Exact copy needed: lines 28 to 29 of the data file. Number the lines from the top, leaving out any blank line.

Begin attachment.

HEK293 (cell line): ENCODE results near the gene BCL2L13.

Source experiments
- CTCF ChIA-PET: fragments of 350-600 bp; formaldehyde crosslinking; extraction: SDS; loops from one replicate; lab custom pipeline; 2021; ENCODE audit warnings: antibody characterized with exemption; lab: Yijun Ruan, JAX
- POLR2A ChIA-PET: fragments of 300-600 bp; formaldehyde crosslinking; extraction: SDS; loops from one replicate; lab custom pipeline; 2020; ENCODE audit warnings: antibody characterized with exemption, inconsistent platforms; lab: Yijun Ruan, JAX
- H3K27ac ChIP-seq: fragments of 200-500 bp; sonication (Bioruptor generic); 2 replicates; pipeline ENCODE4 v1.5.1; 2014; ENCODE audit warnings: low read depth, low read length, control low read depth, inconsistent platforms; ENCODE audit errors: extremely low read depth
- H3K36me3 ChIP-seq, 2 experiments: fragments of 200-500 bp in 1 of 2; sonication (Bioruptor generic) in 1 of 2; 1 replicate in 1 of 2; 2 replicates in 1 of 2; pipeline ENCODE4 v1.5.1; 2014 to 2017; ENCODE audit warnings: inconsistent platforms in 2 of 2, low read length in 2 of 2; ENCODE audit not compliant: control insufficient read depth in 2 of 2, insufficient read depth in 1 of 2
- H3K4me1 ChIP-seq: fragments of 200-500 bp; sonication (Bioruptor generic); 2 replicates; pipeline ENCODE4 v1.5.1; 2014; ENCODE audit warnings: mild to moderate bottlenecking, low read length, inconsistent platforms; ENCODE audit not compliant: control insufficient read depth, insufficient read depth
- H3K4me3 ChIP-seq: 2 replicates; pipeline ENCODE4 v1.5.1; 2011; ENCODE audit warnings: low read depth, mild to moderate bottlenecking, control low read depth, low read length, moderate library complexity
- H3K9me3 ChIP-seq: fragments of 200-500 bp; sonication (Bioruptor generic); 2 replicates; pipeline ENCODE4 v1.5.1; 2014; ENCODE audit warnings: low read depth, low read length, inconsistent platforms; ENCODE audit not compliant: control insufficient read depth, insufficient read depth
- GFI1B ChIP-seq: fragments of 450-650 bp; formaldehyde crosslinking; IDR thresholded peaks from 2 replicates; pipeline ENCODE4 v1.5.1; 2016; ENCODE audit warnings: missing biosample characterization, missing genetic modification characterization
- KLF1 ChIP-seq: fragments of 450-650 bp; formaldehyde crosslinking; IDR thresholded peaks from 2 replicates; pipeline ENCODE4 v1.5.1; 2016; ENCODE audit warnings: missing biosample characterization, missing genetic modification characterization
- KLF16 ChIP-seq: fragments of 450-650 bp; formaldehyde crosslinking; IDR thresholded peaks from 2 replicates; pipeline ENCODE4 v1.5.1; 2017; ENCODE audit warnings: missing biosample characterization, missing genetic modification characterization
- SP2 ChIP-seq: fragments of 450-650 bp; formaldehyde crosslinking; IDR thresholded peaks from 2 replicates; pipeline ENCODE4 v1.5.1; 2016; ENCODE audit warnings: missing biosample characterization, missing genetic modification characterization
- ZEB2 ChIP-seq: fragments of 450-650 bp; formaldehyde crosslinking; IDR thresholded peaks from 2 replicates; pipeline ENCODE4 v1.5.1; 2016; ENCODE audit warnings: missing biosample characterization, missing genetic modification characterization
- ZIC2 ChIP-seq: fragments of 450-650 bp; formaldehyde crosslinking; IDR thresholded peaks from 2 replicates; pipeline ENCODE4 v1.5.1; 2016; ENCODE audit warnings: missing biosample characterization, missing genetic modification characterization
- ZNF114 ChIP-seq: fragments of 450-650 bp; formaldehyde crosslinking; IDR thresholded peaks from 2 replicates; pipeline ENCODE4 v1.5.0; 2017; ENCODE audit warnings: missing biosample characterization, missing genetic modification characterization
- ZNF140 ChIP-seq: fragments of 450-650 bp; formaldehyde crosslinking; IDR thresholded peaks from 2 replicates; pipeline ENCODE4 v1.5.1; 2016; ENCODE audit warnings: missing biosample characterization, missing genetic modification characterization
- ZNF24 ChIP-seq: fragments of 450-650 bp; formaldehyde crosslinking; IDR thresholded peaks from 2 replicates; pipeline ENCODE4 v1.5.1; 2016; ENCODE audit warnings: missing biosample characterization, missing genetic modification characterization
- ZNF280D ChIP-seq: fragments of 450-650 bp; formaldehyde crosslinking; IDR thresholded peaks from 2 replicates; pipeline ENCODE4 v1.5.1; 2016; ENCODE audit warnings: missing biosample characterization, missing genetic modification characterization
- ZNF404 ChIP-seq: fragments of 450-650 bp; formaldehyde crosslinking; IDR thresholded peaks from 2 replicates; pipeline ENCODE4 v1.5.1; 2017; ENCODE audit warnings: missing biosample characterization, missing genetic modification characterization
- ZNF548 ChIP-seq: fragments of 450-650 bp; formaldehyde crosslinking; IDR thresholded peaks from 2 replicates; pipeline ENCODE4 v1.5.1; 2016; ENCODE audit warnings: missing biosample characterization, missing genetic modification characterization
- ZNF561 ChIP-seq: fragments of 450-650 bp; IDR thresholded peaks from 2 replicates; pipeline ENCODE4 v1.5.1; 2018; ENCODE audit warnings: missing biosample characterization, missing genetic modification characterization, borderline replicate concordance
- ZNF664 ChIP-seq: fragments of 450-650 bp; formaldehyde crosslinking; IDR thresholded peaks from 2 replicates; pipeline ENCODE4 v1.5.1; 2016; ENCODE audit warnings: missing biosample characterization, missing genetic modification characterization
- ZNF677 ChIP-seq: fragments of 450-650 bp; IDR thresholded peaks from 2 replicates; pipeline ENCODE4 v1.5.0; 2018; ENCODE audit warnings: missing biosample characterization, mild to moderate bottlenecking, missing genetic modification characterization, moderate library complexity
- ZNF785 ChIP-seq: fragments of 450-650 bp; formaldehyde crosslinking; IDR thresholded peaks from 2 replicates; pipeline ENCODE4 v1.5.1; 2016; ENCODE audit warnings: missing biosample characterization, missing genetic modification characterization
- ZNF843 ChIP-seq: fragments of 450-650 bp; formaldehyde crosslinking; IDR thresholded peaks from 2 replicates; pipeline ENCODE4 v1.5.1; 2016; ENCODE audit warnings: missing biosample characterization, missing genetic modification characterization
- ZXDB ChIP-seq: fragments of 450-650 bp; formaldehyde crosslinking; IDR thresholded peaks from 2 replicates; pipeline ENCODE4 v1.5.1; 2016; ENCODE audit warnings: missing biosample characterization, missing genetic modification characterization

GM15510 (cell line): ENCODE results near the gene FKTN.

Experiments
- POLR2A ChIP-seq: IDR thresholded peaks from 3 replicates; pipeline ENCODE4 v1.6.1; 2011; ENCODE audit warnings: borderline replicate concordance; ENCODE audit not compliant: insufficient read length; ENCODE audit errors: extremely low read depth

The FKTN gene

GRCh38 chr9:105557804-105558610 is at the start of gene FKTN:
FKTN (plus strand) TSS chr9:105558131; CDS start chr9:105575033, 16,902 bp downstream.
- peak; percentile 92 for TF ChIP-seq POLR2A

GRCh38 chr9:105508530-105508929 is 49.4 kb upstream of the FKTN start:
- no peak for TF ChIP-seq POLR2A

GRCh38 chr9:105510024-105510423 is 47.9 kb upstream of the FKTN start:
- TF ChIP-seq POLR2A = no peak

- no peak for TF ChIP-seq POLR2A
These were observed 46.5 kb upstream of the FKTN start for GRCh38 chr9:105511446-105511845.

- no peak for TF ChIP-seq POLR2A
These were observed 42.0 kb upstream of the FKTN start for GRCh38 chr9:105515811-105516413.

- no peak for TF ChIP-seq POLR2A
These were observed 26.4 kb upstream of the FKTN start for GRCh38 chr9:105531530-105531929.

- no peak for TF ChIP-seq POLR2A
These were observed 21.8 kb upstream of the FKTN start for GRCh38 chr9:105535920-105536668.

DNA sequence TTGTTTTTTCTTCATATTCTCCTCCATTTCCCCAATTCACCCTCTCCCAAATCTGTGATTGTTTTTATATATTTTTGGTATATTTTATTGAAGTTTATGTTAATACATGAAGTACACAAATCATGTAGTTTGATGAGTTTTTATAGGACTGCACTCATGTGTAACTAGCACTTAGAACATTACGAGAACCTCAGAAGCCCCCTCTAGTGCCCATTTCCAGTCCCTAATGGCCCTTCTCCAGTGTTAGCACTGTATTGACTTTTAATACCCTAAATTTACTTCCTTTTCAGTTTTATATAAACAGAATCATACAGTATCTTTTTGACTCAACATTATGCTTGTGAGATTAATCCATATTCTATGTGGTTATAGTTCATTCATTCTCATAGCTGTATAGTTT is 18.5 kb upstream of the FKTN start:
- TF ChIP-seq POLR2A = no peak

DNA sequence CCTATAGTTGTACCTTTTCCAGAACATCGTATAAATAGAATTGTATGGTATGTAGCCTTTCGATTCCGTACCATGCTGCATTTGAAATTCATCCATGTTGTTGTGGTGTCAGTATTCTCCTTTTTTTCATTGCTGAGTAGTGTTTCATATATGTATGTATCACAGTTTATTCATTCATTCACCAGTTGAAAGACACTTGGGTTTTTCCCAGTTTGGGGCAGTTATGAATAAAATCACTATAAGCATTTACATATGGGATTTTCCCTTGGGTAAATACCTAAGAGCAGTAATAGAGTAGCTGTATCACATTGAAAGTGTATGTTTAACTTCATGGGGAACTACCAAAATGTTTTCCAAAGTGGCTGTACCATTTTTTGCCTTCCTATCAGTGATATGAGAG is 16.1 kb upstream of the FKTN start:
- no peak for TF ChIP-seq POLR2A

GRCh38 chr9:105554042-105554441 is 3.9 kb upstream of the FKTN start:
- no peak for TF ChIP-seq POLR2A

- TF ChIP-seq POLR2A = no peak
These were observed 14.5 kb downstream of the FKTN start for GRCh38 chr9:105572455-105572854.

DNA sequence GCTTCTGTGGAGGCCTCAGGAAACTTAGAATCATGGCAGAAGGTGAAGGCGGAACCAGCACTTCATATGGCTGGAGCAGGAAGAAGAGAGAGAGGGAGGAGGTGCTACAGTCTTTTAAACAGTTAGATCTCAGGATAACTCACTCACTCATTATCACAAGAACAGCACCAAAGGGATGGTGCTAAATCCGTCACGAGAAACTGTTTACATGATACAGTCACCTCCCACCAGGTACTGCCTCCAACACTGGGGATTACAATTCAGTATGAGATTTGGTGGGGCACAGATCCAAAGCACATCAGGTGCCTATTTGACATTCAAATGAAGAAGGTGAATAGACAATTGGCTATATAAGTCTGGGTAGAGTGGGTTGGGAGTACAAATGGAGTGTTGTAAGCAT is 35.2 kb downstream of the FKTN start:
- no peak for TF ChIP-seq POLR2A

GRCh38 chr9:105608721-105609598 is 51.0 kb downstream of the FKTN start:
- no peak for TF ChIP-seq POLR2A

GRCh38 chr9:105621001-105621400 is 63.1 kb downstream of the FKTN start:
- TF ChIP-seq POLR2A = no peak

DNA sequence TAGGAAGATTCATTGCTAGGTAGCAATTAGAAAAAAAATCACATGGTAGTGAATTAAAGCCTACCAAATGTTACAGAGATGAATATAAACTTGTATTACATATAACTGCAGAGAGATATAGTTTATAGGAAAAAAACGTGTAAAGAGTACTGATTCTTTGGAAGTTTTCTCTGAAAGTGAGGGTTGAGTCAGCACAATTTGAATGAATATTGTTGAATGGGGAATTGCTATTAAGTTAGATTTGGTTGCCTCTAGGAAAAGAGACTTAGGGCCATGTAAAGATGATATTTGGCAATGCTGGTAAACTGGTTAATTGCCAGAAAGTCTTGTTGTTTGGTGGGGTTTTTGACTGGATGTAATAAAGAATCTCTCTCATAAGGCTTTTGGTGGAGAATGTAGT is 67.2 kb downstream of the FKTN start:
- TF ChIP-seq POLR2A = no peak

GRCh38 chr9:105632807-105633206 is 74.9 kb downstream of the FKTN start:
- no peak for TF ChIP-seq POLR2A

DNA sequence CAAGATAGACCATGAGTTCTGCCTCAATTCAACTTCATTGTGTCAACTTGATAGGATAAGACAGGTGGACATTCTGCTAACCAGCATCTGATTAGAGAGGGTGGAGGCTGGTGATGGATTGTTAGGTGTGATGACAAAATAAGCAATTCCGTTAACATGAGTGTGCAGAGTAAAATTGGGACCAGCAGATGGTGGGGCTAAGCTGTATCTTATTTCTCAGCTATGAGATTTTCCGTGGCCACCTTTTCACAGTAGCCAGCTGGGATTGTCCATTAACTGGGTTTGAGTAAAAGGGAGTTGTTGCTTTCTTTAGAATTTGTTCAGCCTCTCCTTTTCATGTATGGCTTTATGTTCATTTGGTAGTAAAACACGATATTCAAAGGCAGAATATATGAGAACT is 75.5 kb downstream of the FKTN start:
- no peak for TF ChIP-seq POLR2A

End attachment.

GM15510 (cell line): ENCODE results near the gene FKTN.

Experiments